“You get used to it. You get too used to it,” she says of being surrounded by centuries worth of layers of art and design.

“That’s the reason why I love when people come to visit, you see things fresh through someone else’s eyes, and then you realise what a privilege it is.”

Renovating Hollenegg

She describes a daily life like most people’s of cooking, shopping, cleaning, tidying up.

“We live in one part of the castle that has,” she says with joy, “central heating, electricity, hot water and proper bathrooms.”

These are clearly a big deal because in 2014 when the family moved in there had simply been old toilets lurking behind screens.

I wonder at how daunting it must have been to tackle such a project.

“When I started renovating Hollenegg people were terrified – what is this Italian woman [she was born in Milan] going to do? Will she destroy the whole castle?

“People are more ready to accept novelty when it integrates with what was there before. That is my way of doing things, and it is also the way of craft. Even when it is extremely revolutionary, there is always a link with the past.”

Stori Liechtenstein is lots of fun, she’s irreverent, or as irreverent as someone who is custodian of an ancient castle can be. Behind her, as we speak by Zoom, is a large Candida Höfer photograph of the library at Trinity College Dublin, a present from her mum.

“People like to have their bookcases behind them for Zoom,” she teases. “Well, I can have this library!”

Carpet by Odd Matter at Schloss Hollenegg. Photograph: Leonhard Hilzensauer
Carpet by Odd Matter at Schloss Hollenegg. Photograph: Leonhard Hilzensauer

It is fascinating to see the castle through her eyes, and hear how when the Liechtensteins originally bought it in 1821 they set about neo-gothic renovations inspired by Medieval art.

“They were trying to make it look as if they had been there since the Middle Ages,” she says, also describing Baroque and Renaissance works.

Using art

This is something that is a continuing question in Irish architecture and design: how do you restore and preserve while continuing to move forward? Cutting off architectural history at a certain point, beyond which you can only build “as it was” creates a chasm between then and now that becomes increasingly unbreachable.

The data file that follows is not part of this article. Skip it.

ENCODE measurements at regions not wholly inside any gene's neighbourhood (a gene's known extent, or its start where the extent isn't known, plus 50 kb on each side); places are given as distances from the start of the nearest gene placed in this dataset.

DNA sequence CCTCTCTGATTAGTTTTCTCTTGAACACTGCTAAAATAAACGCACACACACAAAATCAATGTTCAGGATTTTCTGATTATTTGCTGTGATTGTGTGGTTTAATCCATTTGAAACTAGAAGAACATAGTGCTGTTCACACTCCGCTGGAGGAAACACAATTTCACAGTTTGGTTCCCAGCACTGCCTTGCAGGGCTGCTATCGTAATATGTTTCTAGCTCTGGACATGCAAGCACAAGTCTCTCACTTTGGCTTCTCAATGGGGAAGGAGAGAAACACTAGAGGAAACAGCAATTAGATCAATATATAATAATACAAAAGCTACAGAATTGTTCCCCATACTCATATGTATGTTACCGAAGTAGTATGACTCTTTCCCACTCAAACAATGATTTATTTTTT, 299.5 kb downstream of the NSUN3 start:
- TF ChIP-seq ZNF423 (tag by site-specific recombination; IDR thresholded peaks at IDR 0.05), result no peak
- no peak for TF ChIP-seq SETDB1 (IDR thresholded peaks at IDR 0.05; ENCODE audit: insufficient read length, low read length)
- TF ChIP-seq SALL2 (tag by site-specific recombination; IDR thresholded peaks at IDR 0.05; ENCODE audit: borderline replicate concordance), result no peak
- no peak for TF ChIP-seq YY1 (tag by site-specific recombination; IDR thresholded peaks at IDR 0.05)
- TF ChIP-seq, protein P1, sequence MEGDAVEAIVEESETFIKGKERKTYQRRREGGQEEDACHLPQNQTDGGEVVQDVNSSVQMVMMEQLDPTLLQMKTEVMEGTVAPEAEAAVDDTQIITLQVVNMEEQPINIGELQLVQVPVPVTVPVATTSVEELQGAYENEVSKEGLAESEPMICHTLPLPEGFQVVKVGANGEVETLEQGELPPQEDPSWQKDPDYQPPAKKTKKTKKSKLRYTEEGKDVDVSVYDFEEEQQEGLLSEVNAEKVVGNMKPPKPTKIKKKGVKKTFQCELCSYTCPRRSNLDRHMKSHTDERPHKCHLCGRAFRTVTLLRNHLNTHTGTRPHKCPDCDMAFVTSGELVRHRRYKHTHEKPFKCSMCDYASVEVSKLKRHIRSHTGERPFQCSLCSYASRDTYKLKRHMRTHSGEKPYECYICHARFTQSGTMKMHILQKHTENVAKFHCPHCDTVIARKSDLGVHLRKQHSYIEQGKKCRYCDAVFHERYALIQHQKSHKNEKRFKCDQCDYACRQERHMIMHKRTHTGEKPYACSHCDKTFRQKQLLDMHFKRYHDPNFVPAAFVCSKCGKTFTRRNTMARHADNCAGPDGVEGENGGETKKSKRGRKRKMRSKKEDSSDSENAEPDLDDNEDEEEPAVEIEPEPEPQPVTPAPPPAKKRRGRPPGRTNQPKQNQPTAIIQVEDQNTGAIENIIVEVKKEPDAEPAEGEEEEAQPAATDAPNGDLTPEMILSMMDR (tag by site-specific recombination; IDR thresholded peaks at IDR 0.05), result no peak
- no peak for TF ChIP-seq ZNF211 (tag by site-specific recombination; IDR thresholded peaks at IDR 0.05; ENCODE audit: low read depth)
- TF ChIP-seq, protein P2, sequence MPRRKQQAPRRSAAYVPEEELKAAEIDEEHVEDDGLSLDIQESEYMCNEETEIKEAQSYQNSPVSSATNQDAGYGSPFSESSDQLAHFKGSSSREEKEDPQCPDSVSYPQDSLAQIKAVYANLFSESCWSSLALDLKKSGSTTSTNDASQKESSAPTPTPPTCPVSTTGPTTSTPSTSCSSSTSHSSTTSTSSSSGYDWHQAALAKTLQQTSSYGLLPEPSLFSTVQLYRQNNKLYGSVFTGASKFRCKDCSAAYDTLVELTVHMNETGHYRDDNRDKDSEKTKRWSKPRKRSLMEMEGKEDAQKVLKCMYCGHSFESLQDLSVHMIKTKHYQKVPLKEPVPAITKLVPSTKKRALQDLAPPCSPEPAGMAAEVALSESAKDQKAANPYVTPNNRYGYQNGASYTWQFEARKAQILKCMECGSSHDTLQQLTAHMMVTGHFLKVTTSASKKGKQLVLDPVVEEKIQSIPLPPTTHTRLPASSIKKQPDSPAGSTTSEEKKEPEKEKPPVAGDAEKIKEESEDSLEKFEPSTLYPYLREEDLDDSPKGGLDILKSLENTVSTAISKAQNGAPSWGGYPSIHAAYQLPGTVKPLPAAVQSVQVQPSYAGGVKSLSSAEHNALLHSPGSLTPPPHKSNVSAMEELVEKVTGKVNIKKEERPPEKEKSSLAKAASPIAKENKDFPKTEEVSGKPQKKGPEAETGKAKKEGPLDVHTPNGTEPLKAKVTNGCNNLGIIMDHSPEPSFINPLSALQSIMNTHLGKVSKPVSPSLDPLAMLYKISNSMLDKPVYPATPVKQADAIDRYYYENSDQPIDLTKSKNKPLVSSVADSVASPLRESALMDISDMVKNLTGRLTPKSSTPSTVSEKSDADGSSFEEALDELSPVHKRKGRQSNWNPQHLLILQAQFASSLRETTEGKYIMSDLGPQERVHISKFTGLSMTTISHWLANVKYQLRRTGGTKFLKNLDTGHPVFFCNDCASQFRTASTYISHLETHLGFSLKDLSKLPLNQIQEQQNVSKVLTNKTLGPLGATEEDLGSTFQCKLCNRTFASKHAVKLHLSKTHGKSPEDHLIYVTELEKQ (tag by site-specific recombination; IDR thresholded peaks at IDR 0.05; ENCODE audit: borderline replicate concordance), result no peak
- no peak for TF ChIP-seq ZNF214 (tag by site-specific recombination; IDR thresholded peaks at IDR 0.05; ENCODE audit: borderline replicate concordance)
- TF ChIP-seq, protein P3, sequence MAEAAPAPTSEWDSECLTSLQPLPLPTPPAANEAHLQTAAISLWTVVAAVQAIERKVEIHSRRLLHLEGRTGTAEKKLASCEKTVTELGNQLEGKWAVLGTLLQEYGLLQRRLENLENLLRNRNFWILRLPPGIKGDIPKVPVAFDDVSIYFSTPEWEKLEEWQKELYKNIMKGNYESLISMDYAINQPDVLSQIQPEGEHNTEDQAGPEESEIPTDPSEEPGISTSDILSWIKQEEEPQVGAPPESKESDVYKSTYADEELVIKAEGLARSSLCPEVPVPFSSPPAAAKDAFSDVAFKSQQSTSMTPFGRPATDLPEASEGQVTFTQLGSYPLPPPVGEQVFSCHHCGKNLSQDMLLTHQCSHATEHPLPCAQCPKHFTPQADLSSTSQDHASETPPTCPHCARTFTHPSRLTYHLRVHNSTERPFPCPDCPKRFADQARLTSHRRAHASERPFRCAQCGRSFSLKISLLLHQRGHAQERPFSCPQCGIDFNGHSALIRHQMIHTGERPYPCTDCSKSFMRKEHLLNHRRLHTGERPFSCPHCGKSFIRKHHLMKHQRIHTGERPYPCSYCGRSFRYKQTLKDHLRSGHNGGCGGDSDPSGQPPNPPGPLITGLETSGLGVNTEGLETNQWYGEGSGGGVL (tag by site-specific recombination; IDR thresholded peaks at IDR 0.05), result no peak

We agree that wonderful design is akin to art that you can actually use.

“I’m a big believer in using everything,” she says, although she admits that doesn’t include the entire castle, which has a total of 52 rooms.

“We live in one wing; the rest is for exhibitions. But there’s no point in having beautiful things if no one ever gets to enjoy them. It’s a big bargain between how much do you open and use, and how careful you are with preserving.”

Meanwhile, she has been delighting in raising her children in such a wonderful environment. Having got over the years fearing them drawing on the walls, they are now nine, 12 and 14.

A series of alcoves around a table by Nel Verbeke at Schloss Hollenegg. Photograph: Simone Sandahl
A series of alcoves around a table by Nel Verbeke at Schloss Hollenegg. Photograph: Simone Sandahl
Stephanie Hornig design at Schloss Hollenegg. Photograph: Federico Floriani
Stephanie Hornig design at Schloss Hollenegg. Photograph: Federico Floriani

“I really like the way my kids are learning that things have a value and you still can enjoy them. That you can enjoy something beautiful and be a little bit careful with it, rather than have – you know – Nutella glasses . . .”

Like so many she misses travelling: the chance happenings, the generosity of introductions, the opportunity to create and do something new. Restrictions permitting, Stori Liechtenstein is looking forward to being in Ireland in July. Maybe her doorknobs will be ready by then.

Alice Stori Liechtenstein is a DCCI Portfolio 2021-22 judge alongside gallerists Jean Blanchaert, and Juliana Cavaliero and Debra Finn.

The Portfolio application deadline is April 9th, dcci.ie.

See more of the Schloss Hollenegg programme at schlosshollenegg.at